Edward Snowden and John Mark Dougan are both relatively young American whistleblowers who have been granted political asylum by the Russian government. Dougan could be the more important of the two “fugitives,” but almost no one in the United States has heard of him, while almost every halfway-informed person has heard of Snowden. This fact speaks well of Dougan, suggesting that he might well be the more genuine of the two.
Snowden is a former CIA operative who spilled a lot of beans about surveillance of the public by the National Security Agency (NSA), perhaps beans that they really didn’t mind seeing spilled. Dougan is a former Marine and former police officer who used his considerable computer skills to embarrass the leadership of his former employer, the Palm Beach County (FL) Sheriff’s Department. In June of 2013, Snowden traveled to Russia where he was eventually granted political asylum after being charged with violation of the Espionage Act. Dougan has been living in Russia since April of 2016 after numerous agents of the FBI raided his home. Discovering that his name had been placed on a no-fly list, he sneaked across the Canadian border and flew from Toronto to Moscow, by way of Turkey. He left a wife and two young children behind in Florida. He had not yet been charged with any crime, but it appears that he had valid reasons for fearing American law enforcement authorities, from the sheriff’s office that he tormented for several years, all the way up to the top.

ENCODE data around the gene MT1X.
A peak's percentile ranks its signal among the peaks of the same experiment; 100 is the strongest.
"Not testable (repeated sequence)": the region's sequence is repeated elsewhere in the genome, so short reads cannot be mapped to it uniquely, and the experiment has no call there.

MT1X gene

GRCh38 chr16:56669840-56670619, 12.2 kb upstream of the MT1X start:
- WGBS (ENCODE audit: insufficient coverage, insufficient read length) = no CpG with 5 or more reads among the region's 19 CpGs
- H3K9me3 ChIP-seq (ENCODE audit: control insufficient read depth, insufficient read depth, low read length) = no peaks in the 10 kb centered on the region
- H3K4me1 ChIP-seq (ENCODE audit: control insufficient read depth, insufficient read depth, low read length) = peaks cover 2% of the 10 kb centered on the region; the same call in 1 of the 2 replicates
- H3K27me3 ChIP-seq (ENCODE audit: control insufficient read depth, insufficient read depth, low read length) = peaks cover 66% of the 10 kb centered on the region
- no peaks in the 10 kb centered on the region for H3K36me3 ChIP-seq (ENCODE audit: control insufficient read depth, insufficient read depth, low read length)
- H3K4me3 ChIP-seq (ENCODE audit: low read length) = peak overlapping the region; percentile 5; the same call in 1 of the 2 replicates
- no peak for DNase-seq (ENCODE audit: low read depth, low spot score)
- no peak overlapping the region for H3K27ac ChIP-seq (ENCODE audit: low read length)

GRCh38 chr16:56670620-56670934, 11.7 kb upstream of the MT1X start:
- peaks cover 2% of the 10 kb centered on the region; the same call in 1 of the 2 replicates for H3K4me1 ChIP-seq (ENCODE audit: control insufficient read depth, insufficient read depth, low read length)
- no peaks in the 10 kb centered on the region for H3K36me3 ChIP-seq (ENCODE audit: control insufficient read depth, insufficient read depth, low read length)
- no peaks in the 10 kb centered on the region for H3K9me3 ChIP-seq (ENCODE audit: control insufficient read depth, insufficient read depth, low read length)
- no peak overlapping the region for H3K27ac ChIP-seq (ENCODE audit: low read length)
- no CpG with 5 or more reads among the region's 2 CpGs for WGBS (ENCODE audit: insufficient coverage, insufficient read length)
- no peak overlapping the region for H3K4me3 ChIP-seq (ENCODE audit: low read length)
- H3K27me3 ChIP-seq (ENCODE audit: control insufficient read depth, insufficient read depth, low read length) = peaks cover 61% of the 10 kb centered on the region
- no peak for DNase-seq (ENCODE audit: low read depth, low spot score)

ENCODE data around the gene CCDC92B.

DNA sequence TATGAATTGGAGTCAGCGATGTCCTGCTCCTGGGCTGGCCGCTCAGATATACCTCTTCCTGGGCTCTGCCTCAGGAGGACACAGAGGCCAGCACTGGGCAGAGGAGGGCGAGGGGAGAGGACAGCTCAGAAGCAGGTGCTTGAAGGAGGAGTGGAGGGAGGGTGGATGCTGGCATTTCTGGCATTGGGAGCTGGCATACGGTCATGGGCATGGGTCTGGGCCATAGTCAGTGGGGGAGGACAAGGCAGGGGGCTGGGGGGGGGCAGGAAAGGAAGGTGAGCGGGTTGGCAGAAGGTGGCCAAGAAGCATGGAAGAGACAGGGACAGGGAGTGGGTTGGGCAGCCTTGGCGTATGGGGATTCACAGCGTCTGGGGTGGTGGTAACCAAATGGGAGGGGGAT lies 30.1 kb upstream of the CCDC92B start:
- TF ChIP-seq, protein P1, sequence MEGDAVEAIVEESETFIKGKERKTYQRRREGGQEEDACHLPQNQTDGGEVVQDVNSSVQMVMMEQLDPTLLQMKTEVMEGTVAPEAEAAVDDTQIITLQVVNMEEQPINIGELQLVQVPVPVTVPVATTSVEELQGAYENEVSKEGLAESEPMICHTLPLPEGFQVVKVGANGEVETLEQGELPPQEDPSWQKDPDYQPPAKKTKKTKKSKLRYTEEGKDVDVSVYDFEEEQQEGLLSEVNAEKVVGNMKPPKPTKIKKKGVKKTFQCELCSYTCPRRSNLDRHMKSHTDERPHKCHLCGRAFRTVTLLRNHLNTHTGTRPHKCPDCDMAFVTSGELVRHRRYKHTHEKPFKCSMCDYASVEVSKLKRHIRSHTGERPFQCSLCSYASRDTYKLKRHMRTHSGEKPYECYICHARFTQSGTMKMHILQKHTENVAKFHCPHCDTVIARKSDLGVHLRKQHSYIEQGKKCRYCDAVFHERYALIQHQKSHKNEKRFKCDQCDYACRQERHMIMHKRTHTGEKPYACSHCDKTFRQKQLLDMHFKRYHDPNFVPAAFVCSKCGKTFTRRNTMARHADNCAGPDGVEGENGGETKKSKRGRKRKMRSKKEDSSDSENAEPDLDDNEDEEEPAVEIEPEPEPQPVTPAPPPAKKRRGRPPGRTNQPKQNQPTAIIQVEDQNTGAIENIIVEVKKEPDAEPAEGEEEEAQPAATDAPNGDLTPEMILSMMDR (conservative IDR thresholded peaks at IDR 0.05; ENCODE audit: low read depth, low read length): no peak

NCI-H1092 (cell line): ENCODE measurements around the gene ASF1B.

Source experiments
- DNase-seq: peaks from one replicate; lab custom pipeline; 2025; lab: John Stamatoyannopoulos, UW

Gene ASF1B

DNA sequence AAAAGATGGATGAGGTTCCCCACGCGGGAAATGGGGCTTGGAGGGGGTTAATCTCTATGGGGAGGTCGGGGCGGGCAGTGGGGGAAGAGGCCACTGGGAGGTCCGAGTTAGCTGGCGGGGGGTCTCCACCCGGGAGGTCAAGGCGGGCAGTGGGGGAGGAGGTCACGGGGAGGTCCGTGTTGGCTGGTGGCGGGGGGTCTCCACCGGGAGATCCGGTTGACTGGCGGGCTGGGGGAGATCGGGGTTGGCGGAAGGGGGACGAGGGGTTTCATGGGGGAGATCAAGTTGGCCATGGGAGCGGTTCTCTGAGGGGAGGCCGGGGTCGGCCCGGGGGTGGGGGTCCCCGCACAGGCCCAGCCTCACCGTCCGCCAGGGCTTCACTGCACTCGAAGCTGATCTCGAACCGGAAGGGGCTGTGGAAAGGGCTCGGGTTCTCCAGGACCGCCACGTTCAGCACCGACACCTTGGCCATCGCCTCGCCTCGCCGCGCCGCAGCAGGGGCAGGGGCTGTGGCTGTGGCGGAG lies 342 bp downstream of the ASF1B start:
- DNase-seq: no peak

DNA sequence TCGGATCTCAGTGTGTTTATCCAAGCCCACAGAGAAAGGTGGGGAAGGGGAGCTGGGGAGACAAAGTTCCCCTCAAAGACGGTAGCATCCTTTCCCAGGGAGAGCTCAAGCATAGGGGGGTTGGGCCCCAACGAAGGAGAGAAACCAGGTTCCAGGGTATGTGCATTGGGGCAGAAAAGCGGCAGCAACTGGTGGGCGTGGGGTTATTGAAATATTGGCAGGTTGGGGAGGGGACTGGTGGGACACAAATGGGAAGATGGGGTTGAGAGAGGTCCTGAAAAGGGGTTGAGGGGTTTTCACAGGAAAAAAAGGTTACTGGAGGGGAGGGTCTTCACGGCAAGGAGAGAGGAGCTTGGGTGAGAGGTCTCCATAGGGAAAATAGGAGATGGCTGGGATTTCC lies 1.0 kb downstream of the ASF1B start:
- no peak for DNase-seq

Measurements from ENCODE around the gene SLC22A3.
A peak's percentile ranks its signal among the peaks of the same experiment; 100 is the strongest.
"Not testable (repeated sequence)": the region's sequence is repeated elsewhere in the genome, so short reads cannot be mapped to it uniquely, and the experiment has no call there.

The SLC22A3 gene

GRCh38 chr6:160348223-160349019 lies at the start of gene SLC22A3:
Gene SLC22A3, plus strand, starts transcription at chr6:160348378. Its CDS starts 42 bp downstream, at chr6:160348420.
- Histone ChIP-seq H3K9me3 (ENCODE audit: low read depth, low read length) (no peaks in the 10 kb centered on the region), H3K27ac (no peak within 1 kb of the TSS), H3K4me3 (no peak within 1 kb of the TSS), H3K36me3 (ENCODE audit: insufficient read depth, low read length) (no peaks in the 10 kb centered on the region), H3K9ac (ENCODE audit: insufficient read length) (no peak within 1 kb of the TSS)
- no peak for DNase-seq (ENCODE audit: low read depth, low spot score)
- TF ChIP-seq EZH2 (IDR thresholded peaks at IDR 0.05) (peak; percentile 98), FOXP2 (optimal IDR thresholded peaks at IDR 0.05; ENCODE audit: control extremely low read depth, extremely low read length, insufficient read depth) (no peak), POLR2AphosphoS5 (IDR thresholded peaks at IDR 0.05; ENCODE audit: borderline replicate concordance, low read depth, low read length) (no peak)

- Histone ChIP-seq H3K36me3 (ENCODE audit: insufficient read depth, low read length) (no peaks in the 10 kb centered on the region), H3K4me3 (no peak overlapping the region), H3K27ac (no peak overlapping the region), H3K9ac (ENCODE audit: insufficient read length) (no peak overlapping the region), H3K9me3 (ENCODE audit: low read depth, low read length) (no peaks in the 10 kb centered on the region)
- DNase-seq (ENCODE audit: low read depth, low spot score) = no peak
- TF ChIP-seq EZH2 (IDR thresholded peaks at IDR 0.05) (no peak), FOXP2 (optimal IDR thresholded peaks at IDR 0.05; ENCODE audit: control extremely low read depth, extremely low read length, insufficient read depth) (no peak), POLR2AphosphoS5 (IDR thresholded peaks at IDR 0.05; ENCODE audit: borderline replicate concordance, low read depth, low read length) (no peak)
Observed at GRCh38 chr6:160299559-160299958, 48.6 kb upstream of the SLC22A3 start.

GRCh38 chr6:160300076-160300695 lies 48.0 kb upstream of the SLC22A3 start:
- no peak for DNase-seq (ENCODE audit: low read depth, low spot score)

Dougan certainly has done more than his share of things to antagonize them. The following passage is from the beginning of Chapter 37 of his new book, Badvolf, which carries the subtitle, “The true story of an American cop’s retaliation against a corrupt system of justice and politics, forcing him to seek political asylum in Russia.” The chapter sets the stage for his departure for Russia:
The various forms of dissidence I displayed: email pranks on politicians, sowing fake news, creating a website to show how to prevent the FBI from accessing a computer; it was only a small portion of the activities in which I was engaged. My site exposing corruption and coming forward as a witness about the affair of a Deputy Sheriff in Seth Adams’ civil murder trial pissed a lot of people off. The listing of the confidential records for law enforcement officers also didn’t help. But like I said, if I wasn’t entitled to my privacy, then why should a law enforcement officer be entitled to theirs? What’s good for the goose is good for the gander, and law enforcement shouldn’t be allowed to abuse their power, just because they can.
The following passage is from an article critical of Dougan in the online establishment-Left Daily Beast:
Dougan mastered the dark art of fake news, crafting official-looking websites with names like DCWeekly.com and DCPost.org for his made-up stories. One of his bigger hits quoted [Palm Beach County Sheriff Ric] Bradshaw encouraging motorists to run over Black Lives Matters protesters. It was so convincing that Bradshaw’s office had to issue a denial, leading to a cycle of real news headlines like “Sheriff Bradshaw Wrongly Accused of Telling Boynton Residents to Run Over Protesters?”